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Improper Execution Attorney

Every jurisdiction in Pennsylvania has specific rules that cover the signing of a trust or a will. Improper execution of a will means a will has not been witnessed correctly or hasn’t been signed appropriately. The same issues are connected to an improperly signed trust. An improper execution attorney in Philadelphia will help you if a will is currently going into the probate process with serious concerns that you believe are related to improper execution.

You don’t want a case like this to evolve into a big argument of he-said, she-said. You have to bring forward strong evidence indicating that the will was not executed properly. Such a claim might involve allegations against multiple people, like any witnesses who signed the original document or even the previous estate planning lawyer. Since there’s a lot on the line for all these people when you make such a claim, you must ensure that you know what you’re doing when filing this paperwork and making these allegations.

If the will was incorrect for any reason, such as the person being under undue influence of someone else or the testator not having the right capacity to sign the will in the first place, you must have some reason you think this beyond mere belief. A suspicion is not enough to convince the court, and you must prepare your claim accordingly. Your attorney will be helpful in putting together these claims supported by evidence, so you’ll want a meeting with your attorney right away.

A will that is not witnessed or signed correctly often comes about when someone uses a form based will they find online or a holographic will. While an estate planning attorney is not required for a valid will, a lawyer can help to avoid expensive and problematic will contests down the line. An improperly signed will causes confusion that might ultimately lead to a beneficiary hiring an improper execution attorney in Philadelphia. An improper execution lawyer in Philadelphia might discover that even the smallest error can lead to a dispute. If you believe that a will was improperly signed, it should be reviewed carefully by an estate planning dispute attorney. A will signed improperly might also be indications of fraud, forgery or undue influence, all of which can be raised as evidence in a will contest.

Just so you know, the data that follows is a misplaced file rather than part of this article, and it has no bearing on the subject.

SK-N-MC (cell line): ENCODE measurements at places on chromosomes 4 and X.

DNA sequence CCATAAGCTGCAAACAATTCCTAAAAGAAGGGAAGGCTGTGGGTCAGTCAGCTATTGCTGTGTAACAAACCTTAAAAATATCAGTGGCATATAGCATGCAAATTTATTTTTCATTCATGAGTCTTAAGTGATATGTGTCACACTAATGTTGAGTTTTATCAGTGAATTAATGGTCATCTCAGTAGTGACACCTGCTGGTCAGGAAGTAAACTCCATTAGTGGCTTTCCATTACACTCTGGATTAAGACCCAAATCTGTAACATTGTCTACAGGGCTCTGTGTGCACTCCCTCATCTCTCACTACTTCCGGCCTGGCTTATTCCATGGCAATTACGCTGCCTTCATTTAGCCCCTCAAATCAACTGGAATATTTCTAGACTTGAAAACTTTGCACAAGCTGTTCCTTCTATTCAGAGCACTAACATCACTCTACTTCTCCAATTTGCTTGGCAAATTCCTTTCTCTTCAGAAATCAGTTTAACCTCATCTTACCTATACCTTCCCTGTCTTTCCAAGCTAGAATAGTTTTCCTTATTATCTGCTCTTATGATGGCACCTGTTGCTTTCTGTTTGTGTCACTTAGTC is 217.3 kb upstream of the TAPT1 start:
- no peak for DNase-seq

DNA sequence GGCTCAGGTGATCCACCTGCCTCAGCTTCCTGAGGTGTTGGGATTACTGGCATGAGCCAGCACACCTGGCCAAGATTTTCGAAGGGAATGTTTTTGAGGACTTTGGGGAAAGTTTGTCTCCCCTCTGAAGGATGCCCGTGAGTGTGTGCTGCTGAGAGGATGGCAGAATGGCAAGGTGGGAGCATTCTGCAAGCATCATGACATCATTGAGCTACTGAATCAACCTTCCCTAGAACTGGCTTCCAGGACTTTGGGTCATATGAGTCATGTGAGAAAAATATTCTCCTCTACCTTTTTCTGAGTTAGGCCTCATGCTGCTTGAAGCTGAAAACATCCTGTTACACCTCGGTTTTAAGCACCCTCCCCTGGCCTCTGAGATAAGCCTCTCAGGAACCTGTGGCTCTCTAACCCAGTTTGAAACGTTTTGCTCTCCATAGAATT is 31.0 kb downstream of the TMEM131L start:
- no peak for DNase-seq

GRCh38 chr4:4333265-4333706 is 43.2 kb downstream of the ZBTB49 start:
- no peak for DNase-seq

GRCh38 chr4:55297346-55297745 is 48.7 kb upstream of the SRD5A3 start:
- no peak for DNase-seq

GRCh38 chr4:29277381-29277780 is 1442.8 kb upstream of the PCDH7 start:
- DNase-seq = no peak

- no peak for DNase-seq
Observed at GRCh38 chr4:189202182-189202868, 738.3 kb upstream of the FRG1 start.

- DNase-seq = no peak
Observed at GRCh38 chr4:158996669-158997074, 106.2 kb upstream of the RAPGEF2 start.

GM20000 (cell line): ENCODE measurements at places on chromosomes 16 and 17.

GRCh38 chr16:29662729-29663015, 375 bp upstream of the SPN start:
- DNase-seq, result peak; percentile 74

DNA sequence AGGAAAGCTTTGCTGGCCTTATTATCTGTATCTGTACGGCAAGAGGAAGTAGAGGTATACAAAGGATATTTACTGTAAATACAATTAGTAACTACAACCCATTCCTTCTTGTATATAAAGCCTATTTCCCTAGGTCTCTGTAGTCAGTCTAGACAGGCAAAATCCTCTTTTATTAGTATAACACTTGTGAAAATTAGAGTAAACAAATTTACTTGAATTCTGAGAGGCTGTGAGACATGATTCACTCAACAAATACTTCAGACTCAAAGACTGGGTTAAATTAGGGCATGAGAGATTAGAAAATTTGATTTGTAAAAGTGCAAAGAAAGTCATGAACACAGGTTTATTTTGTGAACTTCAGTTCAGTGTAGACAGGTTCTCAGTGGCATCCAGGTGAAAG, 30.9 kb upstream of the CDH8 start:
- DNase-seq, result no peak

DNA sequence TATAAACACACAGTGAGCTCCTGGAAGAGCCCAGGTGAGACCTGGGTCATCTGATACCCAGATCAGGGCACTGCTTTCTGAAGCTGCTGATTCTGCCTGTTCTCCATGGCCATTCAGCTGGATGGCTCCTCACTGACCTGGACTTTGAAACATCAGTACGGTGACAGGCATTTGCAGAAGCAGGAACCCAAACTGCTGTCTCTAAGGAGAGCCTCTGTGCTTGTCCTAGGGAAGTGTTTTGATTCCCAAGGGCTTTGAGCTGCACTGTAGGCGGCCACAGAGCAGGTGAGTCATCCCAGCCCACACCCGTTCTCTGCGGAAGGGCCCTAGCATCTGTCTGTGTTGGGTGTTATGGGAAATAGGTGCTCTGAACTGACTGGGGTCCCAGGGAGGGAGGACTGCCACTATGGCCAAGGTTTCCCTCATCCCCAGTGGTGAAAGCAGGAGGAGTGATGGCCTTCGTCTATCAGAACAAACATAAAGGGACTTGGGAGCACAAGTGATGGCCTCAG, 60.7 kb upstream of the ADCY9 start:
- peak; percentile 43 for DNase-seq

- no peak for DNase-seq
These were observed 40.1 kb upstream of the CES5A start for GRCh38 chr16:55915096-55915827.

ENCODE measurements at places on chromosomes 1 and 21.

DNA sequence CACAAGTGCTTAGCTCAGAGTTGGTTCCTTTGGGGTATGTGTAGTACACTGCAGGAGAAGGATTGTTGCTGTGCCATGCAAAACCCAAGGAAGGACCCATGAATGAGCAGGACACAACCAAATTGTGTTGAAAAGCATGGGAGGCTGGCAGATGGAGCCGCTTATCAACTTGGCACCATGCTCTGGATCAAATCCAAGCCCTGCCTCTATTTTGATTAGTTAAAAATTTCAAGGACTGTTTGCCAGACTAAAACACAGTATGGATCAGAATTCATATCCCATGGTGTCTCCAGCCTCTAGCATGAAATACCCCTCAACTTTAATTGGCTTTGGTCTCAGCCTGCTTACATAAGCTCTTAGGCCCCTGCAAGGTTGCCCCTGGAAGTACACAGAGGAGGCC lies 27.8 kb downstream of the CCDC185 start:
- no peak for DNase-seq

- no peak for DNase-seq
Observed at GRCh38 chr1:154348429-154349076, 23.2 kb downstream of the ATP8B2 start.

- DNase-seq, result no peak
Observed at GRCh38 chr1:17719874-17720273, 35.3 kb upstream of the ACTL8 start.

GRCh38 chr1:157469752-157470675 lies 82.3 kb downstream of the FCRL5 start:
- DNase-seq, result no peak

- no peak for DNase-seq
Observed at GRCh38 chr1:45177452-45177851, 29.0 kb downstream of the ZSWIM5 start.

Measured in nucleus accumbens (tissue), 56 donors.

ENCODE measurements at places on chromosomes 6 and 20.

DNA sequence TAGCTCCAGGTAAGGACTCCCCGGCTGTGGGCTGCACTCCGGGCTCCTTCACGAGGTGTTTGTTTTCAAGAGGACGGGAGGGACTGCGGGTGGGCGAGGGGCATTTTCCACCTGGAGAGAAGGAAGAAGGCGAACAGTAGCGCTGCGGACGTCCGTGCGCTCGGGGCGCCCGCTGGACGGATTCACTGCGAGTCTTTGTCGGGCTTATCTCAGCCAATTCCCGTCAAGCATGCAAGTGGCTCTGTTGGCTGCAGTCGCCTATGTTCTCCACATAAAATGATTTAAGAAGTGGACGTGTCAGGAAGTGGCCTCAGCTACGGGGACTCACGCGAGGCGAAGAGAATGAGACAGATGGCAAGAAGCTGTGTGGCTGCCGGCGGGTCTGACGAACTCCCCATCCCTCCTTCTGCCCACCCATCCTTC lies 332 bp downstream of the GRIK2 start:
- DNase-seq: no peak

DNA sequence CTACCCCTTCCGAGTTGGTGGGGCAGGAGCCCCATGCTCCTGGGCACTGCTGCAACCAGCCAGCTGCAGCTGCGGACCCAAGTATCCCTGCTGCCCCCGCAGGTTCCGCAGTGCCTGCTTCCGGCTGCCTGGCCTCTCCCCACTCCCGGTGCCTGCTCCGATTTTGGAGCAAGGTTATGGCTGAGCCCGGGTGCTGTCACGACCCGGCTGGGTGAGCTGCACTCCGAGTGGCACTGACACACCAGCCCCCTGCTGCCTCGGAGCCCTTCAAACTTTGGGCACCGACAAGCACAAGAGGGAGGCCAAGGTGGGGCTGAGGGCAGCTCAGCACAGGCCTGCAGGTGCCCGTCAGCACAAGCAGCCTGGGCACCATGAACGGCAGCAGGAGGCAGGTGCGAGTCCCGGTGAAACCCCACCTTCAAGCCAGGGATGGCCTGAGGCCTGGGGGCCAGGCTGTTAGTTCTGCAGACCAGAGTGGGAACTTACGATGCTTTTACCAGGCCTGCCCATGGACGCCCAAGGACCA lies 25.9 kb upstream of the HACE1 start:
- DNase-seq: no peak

Improper execution might seem like a minor detail or something that doesn’t need to be worried about at the time of creating and signing a will, but in fact the very way that the will is signed could serve as the basis for a claim that the will was improperly executed or is invalid.

This means that a previous version of a will might be used after the initial will is determined invalid in court. There are many different reasons why a person who has developed a will wants to have all of the various instructions inside included appropriately. Of course, while you may not be around to deal with the issues of improper execution, it can add additional time, frustration and expensive money for your loved ones who are already grieving your loss and maybe confused by the probate and estate administration process. To avoid these challenges and to address concerns about improper execution when you identify a current will that may be affected by this, schedule a consultation directly with an attorney who is highly knowledgeable about these issues and who can advise you about what to anticipate and prepare you to file a litigated case.

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